As he mentioned in letter #10 in my post on October 18, Charles Kane was planning to leave Brooklyn to take a job in “Perue”. Obviously, he made the journey as this letter was written from Callao, stamped in transit in Panama and arrived in Freshford on August 28, 1863. It must have been thrilling for Aunt Bess to receive a letter that travelled 6,000 miles from Lima, Peru in South America!

As I learned when he commented on the American Civil War, Charles was not short on opinions about others as in this letter he said, “The natives are a very curious race of people and very superstitious and bigoted” and “they are all a dysopated lot for they are drunk one half the time” . Maybe Charles is a bigot himself!

Page 1 Letter from C. Kane to Aunt Bess July 28, 1863
Page 2 Letter from C. Kane to Aunt Bess July 28, 1863
Front of envelope from letter from Charles Kane to Aunt Bess July 28, 1863
Back of envelope from letter from Charles Kane to Aunt Bess July 28, 1863

12 Kaine Letter July 28, 1863 Transcribed from the original by Kerrin Churchill January 3, 2020 C. Kane to Aunt Bess from Callao, Peru to Freshford, Kilkenny, Ireland

Dear Aunt

I would have posted this in Brooklyn but I thought it better to wait until I would arrive here so that I could hear direct from you. Dear Aunt this is a splendid country. It never rains here and yet the climate is mild an very fruitful. It is now winter here and yet everything is as green as the are home at present. The hotest time in summer is never higher than 80 and in winter never lower than 60 so winter and summer are near alike. The natives are a very curious race of people and very superstitious and bigoted. They allow no church here except the Catholic Church so I have no chance to go to church now whatever. Where I was north I always attended regular but now it is quite different. The Inhabitants has a great time here. Today it is the Anniversary day of their Independence. They keep it up for one week. At night the town is all Illuminated and is very??? There is Fireworks so they have a very heavy ??? and as for rum there is more drank than in the North for three months in fact they are all a dysopated lot for they are drunk one half the time. Everything is very dear here. Board is seven dollars per week and everything accordingly so if there is large wages there is larger prices to meet it. This is not so pleasant a place to live in as in the north but then I am content. Dear Aunt I would like to hear from you as soon as it is convenient for you to write. Send me a long letter and I hope I shall never be so long without hearing from you. Now that I know my direction you can direct it to me as I can have it much sooner. Write soon so goodbye for the present. I remain your Affectionate Nephew  C. Kane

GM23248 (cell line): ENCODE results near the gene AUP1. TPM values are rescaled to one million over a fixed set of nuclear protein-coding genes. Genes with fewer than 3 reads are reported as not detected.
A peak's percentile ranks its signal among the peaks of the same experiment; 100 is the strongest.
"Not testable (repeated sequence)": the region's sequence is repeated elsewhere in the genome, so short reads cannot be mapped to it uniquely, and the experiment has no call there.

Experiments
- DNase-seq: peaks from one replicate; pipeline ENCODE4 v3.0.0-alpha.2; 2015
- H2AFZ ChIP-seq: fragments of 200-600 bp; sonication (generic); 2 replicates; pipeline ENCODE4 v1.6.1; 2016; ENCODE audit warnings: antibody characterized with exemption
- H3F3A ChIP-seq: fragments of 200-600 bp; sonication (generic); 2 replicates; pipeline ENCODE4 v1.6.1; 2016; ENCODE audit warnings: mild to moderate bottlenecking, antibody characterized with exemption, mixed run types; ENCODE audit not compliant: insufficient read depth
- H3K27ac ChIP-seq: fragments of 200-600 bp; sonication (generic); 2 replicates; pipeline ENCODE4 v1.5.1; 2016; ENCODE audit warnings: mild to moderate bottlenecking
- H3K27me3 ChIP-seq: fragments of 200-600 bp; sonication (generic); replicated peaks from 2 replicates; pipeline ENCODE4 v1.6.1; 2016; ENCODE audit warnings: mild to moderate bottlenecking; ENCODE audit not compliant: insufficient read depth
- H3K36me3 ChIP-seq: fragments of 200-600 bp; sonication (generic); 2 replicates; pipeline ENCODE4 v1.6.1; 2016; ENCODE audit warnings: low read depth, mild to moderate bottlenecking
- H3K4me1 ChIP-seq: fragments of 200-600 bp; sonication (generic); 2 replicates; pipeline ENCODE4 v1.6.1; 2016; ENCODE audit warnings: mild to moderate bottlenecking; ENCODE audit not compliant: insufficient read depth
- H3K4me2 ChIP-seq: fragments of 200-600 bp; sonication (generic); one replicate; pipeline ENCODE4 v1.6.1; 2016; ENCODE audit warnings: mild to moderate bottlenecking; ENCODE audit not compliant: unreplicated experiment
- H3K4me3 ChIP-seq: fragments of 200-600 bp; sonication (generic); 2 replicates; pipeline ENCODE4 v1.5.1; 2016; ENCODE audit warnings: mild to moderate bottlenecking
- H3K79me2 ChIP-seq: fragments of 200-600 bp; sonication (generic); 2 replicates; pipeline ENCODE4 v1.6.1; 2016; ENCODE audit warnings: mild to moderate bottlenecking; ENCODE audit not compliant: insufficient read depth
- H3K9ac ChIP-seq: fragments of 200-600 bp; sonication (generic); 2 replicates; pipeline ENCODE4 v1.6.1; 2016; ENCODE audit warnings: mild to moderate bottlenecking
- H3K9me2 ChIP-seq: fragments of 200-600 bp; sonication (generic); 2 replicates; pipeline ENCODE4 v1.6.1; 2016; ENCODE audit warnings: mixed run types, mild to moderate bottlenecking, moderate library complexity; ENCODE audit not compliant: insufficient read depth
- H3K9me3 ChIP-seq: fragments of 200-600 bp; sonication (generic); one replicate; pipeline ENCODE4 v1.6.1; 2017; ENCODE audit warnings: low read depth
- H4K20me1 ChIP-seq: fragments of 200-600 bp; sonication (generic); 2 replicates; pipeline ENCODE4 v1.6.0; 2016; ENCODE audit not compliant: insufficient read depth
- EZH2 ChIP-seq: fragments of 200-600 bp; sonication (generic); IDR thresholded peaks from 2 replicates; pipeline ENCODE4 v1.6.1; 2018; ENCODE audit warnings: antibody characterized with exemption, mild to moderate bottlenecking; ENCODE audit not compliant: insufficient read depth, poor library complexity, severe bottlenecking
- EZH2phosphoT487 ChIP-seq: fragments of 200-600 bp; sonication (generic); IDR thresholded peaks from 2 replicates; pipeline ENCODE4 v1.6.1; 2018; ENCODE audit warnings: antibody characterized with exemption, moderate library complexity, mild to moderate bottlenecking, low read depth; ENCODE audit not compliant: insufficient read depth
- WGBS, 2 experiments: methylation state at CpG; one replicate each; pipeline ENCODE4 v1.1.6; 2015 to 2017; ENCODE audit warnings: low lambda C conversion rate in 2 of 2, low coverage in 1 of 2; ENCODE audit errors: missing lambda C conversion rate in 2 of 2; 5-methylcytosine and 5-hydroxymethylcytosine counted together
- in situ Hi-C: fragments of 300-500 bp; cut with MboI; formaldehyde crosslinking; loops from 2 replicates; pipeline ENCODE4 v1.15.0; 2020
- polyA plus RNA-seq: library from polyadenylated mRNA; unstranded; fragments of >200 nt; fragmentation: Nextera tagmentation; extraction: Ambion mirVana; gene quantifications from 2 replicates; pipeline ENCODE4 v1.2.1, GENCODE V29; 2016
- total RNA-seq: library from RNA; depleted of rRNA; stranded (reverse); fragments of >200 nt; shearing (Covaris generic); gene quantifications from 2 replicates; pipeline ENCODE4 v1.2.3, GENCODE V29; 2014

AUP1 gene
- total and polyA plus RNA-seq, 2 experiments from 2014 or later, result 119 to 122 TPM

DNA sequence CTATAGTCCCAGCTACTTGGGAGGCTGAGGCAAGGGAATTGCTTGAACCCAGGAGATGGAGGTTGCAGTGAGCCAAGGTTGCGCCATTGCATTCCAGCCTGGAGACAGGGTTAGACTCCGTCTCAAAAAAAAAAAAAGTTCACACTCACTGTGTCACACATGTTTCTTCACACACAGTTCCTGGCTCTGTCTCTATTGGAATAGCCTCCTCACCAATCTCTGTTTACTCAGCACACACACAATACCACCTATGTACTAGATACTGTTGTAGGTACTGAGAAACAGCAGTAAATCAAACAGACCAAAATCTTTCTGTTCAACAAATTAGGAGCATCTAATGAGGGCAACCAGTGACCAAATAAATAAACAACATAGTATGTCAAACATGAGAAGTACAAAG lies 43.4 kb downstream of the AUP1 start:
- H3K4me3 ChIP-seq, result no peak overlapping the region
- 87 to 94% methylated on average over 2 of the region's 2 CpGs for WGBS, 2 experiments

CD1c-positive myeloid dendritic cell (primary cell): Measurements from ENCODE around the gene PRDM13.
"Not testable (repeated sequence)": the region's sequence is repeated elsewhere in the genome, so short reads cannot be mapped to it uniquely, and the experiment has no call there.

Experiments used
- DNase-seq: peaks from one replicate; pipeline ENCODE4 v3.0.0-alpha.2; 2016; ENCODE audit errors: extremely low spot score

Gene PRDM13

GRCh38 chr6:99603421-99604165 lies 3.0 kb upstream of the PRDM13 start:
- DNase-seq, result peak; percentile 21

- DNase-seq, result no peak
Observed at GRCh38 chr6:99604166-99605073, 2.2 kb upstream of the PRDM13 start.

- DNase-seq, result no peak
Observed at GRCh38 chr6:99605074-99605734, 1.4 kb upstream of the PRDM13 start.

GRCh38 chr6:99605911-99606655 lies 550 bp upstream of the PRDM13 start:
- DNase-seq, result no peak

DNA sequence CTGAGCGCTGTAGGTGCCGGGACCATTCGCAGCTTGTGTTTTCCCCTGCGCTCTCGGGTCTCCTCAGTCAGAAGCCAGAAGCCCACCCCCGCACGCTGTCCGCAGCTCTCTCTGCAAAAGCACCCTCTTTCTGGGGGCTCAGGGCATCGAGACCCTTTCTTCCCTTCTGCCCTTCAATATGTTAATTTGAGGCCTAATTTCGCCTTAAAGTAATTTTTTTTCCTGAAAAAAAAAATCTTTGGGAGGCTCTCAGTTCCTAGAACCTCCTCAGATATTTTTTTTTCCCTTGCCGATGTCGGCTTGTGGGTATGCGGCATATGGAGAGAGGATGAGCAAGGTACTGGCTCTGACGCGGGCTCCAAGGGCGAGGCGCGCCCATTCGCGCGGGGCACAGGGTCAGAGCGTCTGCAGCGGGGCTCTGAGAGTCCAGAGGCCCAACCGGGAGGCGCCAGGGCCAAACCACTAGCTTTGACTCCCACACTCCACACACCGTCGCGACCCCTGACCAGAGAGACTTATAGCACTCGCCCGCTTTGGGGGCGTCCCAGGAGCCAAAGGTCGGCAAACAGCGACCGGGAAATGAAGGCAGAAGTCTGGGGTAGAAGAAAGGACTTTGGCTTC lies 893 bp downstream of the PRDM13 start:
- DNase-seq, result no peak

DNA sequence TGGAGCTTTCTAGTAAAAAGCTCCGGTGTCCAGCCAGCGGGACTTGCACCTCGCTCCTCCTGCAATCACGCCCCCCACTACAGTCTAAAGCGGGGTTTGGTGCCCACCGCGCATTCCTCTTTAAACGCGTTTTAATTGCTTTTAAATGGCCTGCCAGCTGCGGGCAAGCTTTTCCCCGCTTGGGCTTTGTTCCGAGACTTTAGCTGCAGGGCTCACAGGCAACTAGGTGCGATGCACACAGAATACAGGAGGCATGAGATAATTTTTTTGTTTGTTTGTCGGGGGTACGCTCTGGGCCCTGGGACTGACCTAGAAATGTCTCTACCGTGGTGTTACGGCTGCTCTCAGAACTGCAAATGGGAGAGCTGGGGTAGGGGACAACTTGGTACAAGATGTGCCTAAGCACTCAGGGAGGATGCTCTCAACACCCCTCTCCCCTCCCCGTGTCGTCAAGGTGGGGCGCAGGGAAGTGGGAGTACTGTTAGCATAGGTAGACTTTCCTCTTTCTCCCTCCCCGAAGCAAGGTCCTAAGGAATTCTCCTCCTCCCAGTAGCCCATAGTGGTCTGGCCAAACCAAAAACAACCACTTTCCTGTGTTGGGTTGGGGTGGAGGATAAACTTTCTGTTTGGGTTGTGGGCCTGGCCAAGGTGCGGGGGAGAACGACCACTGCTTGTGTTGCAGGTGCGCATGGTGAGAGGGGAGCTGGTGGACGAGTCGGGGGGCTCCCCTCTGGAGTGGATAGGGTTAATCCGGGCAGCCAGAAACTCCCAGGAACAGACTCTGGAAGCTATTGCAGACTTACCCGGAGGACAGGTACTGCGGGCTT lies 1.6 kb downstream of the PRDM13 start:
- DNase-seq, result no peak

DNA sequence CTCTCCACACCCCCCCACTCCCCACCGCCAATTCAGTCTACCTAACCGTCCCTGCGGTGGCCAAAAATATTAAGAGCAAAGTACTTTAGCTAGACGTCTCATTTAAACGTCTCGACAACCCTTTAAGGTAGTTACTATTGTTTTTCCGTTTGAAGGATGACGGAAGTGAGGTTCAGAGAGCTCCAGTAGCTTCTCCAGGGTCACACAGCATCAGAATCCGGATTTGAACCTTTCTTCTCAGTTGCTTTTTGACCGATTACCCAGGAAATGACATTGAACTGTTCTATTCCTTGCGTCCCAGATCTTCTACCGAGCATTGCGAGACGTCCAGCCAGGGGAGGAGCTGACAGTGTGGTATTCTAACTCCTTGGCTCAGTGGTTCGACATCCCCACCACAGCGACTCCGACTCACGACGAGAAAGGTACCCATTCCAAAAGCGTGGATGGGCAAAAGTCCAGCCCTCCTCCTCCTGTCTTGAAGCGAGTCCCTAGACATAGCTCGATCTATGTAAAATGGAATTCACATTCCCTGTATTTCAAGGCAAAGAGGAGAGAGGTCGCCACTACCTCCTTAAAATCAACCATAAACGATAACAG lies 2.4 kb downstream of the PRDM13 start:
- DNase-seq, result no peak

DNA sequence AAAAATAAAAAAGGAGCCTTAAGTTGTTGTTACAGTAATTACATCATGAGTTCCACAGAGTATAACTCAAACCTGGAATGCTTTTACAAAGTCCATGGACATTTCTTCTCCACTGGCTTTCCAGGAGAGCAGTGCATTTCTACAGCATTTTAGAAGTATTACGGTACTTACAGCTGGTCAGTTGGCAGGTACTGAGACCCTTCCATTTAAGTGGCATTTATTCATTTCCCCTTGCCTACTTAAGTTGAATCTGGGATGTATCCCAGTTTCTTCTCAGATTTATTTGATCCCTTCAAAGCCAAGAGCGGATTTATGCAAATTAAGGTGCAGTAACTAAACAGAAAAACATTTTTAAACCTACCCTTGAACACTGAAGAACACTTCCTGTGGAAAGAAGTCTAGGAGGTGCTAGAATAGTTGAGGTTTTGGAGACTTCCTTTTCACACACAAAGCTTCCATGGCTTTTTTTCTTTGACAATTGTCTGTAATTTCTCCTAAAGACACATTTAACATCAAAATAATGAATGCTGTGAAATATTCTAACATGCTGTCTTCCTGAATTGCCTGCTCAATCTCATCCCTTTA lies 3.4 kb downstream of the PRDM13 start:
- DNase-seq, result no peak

Direct your letter to

Mr. Hevner & Co 36 Constitution St

Callao   South America

What took young Charles from New York to Peru in 1863? In my research I was surprised to discover that Peru was in the midst of an economic boom based on bird guano or “poop” of all things! I read that 300 ships a year visited Peru and took away the rich natural fertilizer for such crops as turnips in Britain!

“The three tiny Chincha Islands lie off the southern coast of Peru. For millennia, they served as home for seabirds. The birds fed and bred in the rich waters packed with fish and absent of predators, allowing their droppings to accumulate to a depth of up to 200 feet. The dry weather and cool ocean currents there maintained the guano’s nitrate-rich quality.